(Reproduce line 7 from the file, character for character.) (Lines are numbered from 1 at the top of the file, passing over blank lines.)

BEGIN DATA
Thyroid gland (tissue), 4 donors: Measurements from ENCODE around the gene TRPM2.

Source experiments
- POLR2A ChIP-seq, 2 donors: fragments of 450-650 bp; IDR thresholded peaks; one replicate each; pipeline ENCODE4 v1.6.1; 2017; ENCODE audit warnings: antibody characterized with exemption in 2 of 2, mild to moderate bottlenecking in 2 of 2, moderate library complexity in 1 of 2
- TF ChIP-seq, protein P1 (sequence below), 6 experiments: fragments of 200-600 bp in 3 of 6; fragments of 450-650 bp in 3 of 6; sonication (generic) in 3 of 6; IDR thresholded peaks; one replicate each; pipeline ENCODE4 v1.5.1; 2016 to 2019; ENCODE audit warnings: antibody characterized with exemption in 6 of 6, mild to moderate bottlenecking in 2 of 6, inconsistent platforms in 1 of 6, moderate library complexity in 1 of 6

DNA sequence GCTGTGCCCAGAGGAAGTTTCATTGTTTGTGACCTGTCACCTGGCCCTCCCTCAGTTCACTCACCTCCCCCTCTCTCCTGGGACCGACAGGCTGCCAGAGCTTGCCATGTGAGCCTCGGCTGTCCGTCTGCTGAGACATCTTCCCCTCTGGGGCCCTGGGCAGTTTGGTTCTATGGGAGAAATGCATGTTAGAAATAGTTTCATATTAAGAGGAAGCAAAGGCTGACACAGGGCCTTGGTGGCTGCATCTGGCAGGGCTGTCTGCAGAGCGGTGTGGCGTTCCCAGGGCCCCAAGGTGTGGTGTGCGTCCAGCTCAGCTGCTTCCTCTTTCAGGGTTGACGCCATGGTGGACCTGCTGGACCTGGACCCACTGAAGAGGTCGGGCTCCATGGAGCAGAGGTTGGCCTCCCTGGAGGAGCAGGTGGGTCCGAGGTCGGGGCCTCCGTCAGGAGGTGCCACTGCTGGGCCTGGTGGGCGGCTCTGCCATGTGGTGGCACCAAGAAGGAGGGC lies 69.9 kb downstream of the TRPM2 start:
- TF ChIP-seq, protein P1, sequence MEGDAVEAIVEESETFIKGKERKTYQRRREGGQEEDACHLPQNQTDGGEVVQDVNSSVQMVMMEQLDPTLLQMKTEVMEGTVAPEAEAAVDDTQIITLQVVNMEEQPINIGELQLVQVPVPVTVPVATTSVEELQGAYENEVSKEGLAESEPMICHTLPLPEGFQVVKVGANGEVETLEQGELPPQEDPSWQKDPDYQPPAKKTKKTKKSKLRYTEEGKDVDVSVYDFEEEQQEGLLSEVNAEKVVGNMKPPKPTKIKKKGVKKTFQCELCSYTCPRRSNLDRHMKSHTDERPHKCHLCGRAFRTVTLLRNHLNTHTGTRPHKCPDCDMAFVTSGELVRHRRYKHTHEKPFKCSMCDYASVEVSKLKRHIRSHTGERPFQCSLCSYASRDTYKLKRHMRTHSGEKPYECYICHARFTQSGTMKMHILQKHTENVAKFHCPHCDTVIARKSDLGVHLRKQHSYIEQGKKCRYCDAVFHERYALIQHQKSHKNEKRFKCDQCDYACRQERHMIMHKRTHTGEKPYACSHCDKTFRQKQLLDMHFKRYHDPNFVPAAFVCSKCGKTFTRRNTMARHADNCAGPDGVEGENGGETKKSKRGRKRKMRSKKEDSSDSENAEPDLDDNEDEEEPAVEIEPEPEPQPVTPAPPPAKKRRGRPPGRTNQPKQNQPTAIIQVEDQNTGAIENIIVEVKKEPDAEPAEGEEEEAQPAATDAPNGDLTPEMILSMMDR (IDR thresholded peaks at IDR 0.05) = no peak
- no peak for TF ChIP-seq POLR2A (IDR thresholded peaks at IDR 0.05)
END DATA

- no peak for TF ChIP-seq POLR2A (IDR thresholded peaks at IDR 0.05)